Two Iranian nationals have been charged in a disinformation campaign meant to influence the outcome of the 2020 presidential election, including by threatening physical violence if registered Democrats failed to switch their affiliation and vote for then-President Donald Trump.
Seyyed Kazemi and Sajjad Kashian obtained confidential information about American voters from at least one state election website, sent those people threatening emails and gained access to a news network's computer system that would have allowed them to disseminate false claims about the election, according to the indictment.
ABC News reported in October 2020 Iran and Russia had obtained voter information.
"As alleged, Kazemi and Kashian were part of a coordinated conspiracy in which Iranian hackers sought to undermine faith and confidence in the U.S. Presidential elections," said U.S. Attorney for the Southern District of New York, Damian Williams.
The indictment did not name the state infiltrated, but Florida law enforcement and the FBI previously had said they were investigating the threatening emails sent to registered voters.
The Iranians, both of whom are believed to be in Iran and out of reach of U.S. law enforcement, claimed to be a group of Proud Boys volunteers, according to the indictment. They allegedly sent Facebook messages and emails to Republican officials that claimed Democrats were going to exploit vulnerabilities in voter registration websites. They also allegedly sent registered Democrats messages that threatened physical injury if they did not change their affiliation and vote for President Trump, the indictment said.
"We are in possession of all your information (email, address, telephone ... everything). You are currently registered as a Democrat and we know this because we have gained access into the entire voting infrastructure. You will vote for Trump on Election Day or we will come after you. Change your party affiliation to Republican to let us know you received our message and will comply. We will know which candidate you voted for," the indictment quoted the emails as saying.
There was no evidence the campaign successfully convinced any voter to actually change their registration, according to a Justice Department official.
"State-sponsored actors, including Iranian groups, have engaged in covert and deceptive activities to disseminate disinformation through websites and social media designed to undermine Americans’ faith in U.S. elections," U.S. Secretary of State Antony Blinken said in a statement Thursday. The U.S. government took decisive and disruptive action against those seeking to interfere with the sanctity of our elections, including the FBI warning the public of the attempts ahead of the 2020 elections."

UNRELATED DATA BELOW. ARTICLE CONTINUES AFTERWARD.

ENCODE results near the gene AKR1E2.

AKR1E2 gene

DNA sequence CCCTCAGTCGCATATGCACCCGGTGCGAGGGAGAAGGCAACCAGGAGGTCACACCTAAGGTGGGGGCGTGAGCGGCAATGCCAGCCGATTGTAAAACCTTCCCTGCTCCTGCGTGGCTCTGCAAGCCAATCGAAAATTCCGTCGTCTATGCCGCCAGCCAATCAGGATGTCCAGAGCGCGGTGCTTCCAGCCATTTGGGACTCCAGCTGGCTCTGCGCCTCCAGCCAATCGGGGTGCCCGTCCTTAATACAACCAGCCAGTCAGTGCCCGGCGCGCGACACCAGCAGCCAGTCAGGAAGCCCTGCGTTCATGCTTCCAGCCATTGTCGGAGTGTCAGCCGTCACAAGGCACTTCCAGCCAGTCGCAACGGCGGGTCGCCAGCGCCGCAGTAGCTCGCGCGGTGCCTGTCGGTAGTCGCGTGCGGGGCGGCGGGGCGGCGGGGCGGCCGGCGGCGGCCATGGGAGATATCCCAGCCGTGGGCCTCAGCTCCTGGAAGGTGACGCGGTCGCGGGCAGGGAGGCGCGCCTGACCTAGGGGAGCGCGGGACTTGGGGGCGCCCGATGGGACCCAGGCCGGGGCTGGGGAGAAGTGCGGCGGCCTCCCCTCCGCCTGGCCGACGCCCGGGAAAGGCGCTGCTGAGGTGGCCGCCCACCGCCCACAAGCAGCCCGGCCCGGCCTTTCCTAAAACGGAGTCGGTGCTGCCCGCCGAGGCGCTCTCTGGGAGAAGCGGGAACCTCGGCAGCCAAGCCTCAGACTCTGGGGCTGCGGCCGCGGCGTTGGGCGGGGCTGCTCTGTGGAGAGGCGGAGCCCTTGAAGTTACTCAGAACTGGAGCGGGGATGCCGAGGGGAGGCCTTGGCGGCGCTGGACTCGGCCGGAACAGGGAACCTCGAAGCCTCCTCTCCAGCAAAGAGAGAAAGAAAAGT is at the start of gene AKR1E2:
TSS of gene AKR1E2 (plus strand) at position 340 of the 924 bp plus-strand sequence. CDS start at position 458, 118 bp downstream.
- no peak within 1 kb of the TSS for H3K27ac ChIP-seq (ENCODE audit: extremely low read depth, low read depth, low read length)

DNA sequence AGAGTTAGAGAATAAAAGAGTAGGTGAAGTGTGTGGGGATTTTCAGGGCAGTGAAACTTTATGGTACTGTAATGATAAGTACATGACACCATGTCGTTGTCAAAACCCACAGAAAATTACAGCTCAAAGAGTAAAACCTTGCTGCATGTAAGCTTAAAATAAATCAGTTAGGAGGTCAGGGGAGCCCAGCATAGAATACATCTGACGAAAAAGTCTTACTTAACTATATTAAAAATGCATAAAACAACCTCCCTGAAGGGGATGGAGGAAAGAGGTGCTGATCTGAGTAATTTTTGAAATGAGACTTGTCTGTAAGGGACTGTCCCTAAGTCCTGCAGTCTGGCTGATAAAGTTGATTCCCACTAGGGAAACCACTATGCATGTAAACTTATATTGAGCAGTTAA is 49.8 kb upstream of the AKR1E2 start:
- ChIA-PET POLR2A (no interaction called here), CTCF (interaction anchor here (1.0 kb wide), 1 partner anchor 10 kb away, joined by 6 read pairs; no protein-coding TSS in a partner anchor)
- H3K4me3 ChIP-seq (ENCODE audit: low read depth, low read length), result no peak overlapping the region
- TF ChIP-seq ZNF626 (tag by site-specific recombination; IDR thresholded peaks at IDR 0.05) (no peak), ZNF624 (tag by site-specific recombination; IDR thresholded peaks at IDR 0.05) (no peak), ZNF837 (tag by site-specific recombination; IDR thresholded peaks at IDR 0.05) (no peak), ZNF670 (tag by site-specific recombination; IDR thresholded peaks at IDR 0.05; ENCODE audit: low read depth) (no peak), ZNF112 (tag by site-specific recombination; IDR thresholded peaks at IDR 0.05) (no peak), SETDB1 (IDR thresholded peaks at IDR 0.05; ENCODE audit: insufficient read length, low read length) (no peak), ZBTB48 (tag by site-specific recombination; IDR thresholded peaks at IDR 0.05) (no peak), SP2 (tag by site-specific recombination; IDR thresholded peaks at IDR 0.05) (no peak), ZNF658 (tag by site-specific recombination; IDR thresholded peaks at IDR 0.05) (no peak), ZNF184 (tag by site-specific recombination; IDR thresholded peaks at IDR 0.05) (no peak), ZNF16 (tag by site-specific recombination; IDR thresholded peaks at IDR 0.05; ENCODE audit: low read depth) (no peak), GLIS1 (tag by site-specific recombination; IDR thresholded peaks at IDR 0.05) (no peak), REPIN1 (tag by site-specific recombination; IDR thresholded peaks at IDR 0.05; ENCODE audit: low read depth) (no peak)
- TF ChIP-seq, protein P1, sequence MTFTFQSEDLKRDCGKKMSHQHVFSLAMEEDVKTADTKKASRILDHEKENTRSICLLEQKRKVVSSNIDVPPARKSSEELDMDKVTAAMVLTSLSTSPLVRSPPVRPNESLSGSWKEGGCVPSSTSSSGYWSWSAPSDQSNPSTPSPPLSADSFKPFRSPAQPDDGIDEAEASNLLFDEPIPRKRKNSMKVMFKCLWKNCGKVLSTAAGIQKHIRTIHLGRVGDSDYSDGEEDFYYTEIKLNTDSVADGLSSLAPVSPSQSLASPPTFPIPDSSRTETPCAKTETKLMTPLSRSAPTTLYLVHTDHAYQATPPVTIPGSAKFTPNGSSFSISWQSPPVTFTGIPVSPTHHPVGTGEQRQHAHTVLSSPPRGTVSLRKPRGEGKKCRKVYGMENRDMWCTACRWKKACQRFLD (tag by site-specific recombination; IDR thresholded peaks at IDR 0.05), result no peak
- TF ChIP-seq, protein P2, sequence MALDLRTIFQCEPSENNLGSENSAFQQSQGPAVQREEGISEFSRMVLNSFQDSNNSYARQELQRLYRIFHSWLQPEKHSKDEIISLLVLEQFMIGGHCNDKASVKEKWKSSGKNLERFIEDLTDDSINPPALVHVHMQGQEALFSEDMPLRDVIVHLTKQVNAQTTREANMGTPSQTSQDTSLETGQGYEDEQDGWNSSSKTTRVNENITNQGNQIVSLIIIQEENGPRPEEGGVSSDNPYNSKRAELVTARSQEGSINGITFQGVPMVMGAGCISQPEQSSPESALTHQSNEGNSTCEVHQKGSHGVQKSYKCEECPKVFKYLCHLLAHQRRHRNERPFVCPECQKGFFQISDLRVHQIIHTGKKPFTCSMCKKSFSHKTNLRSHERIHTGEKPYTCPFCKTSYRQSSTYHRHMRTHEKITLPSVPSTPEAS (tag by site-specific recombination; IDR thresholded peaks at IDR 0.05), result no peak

The day after the election, the Iranians tried to use stolen credentials to hack their way into an unnamed American media company's computer networks, the indictment said. The company alerted the FBI, which stopped them from altering any content or disseminating false claims, according to a Justice Department official.
Prosecutors described Kazemi and Kashian as experienced computer hackers who worked as contractors for an Iran-based company formerly known as Eeleyanet Gostar, which the U.S. believes is linked to the Iranian government.
In conjunction with the Dept. of Justice, the U.S. Treasury has also sanctioned the Iranian company and six of its employees, who it said were involved in this disinformation campaign to influence the 2020 U.S. elections.
The firm, now known as Emennet Pasargad, was previously sanctioned under its former name by the Trump administration for supporting Iran's Islamic Revolutionary Guard Corps and its electronic warfare wing.
Kazemi and Kashian were employees at Emennet and actually "executed cyber-enabled operations," according to the Treasury. Four other Iranians serve on Emennet's board of directors and are being sanctioned for their role at the firm.
"This indictment details how two Iran-based actors waged a targeted, coordinated campaign to erode confidence in the integrity of the U.S. electoral system and to sow discord among Americans," Assistant Attorney General Matt Olsen said.